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Nucleic Acids


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Nucleic Acids

  1. 1. Nucleic Acids [revise Higher notes] <ul><li>DNA and RNA are information carrying molecules </li></ul><ul><ul><li>DNA : info storage & transmission </li></ul></ul><ul><ul><li>RNA : protein synthesis </li></ul></ul><ul><li>Simple chemical structure based on a SUGAR PHOSPHATE BACKBONE </li></ul><ul><li>Coding part made of 4 nitrogenous bases which arrange themselves in pairs </li></ul><ul><li>This enables a massive variety and diversity of proteins to be built </li></ul><ul><li>[Diagram of Nas/Nucleotides] </li></ul>
  2. 2. Nucleotides <ul><li>Monomer of nucleic acid </li></ul><ul><li>Consists of 3 main parts : </li></ul><ul><ul><li>a PENTOSE sugar (deoxyribose/ribose) </li></ul></ul><ul><ul><li>a PHOSPHATE group (PO 4 2- ) </li></ul></ul><ul><ul><li>a nitrogenous base ( PURINE or a PYRIMIDINE ) </li></ul></ul>N.B. Base Pairing : A always bonds with T (or U), G with C
  3. 3. Phosphodiester Bond <ul><li>Chains of nucleotides (polynucleotides) formed by DEHYDRATION SYNTHESIS reaction between the phosphate group of one nucleotide and the hydroxyl group on the sugar of another </li></ul><ul><li>This bonding gives polynucleotides a defined polarity reflecting the component nucleotides </li></ul><ul><li>[Diagram of Phosphodiester bond] </li></ul>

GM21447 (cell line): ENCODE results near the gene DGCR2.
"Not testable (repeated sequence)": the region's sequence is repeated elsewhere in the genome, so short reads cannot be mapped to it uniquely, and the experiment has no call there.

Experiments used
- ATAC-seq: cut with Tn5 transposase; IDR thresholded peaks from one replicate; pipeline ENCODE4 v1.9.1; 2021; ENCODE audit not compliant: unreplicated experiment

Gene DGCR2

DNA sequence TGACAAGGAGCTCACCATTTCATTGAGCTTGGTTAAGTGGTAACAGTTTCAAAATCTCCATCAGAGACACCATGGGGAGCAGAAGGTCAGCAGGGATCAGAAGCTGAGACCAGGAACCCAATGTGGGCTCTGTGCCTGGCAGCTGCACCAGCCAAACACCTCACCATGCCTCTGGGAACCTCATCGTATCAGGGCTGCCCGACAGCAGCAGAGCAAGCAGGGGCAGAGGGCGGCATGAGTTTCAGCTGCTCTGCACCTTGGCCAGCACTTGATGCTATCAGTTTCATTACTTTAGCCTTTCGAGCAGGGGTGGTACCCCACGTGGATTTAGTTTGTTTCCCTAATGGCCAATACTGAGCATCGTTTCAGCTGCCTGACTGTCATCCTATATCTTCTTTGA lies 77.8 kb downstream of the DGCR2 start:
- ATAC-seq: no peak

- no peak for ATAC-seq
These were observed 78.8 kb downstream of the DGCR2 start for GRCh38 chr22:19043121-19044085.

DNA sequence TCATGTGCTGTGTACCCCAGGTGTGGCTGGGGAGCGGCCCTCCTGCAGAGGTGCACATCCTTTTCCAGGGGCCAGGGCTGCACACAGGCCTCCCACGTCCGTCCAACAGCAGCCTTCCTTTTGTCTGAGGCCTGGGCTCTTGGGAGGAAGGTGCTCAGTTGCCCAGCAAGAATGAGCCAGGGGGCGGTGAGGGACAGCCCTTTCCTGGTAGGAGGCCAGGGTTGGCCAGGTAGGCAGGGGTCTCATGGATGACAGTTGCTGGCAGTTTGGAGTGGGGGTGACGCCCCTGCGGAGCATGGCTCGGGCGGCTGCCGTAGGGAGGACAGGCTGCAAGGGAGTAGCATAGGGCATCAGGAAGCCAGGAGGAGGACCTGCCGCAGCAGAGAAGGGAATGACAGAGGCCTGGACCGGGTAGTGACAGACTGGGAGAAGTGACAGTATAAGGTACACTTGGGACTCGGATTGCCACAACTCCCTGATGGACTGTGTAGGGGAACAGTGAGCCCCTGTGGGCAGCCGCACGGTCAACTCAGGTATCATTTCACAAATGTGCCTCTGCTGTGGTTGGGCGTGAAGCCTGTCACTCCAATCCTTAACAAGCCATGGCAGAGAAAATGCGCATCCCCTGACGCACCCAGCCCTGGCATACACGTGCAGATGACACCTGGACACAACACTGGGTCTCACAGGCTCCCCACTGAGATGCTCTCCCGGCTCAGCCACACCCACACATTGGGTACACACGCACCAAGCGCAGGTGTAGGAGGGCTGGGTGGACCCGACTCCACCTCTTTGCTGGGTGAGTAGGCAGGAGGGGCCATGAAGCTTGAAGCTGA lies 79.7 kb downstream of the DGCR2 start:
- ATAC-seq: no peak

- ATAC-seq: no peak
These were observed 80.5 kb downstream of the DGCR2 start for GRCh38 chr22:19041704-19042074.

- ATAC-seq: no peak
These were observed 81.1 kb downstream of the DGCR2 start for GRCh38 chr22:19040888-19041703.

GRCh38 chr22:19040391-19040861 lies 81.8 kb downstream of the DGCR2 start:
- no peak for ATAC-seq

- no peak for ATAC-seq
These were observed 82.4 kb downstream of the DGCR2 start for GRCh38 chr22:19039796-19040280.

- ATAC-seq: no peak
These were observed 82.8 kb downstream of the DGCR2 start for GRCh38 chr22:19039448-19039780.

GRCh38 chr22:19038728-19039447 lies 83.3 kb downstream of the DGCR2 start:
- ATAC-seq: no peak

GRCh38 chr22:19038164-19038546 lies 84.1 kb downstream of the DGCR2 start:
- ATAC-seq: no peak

4. 4. Polynucleotides & Nucleic Acid Function <ul><li>Polynucleotide chains provide the structural and functional basis for the encoding and decoding of genetic information. </li></ul><ul><li>The sugar phosphate backbone carries a sequence of bases that makes up the genetic code as a series of triplet codons </li></ul><ul><li>Complementary base pairing holds the key to copying genetic information in the processes of DNA replication and transcription </li></ul><ul><li>The bases fit together A-T(U) and G-C are joined together by HYDROGEN BONDING </li></ul><ul><li>[Base pairing diagram] </li></ul>
  5. 5. DNA <ul><li>A double stranded helix composed of two polynucleotide chains that run in opposite directions (anti-parallel) </li></ul><ul><li>The bases fit across the right-handed helix; one purine pairing with its complementary pyrimidine </li></ul><ul><li>The helix is the only shape that accommodates the purine-pyrimidine base pair and maintains stable hygrogen bonds </li></ul>
  6. 6. RNA <ul><li>3 types of RNA which are SINGLE stranded but can fold to give 3D shapes or conformations: </li></ul><ul><li>mRNA - contains information transcribed from a DNA molecule and transports it to a ribosome </li></ul><ul><li>tRNA - collects amino acids and transports them to a ribosome to be fitted according to the messenger RNA code </li></ul><ul><li>rRNA (ribosomal RNA) - provides a major structural support component of the ribosome </li></ul>
  7. 7. Polymerase enzymes <ul><li>A polymerase is an enzyme whose central function is associated with polymers of nucleic acids such as RNA and DNA </li></ul><ul><li>These are necessary for the following processes: </li></ul>1) DNA REPLICATION: enables a complete copy of the genome to be passed on to each daughter cell during mitosis 2) TRANSCRIPTION OF DNA into RNA: : mechanism by which genes are expressed DNA polymerase
  8. 8. DNA Ligase <ul><li>This enzyme forms phosphodiester bonds which are used to join DNA molecules or fragments together to produce recombinant DNA (recDNA) </li></ul>Both polymerases,ligases and restriction endonucleases (cut DNA) are important components of a genetic engineer’s ‘toolkit’. They are used to manipulate DNA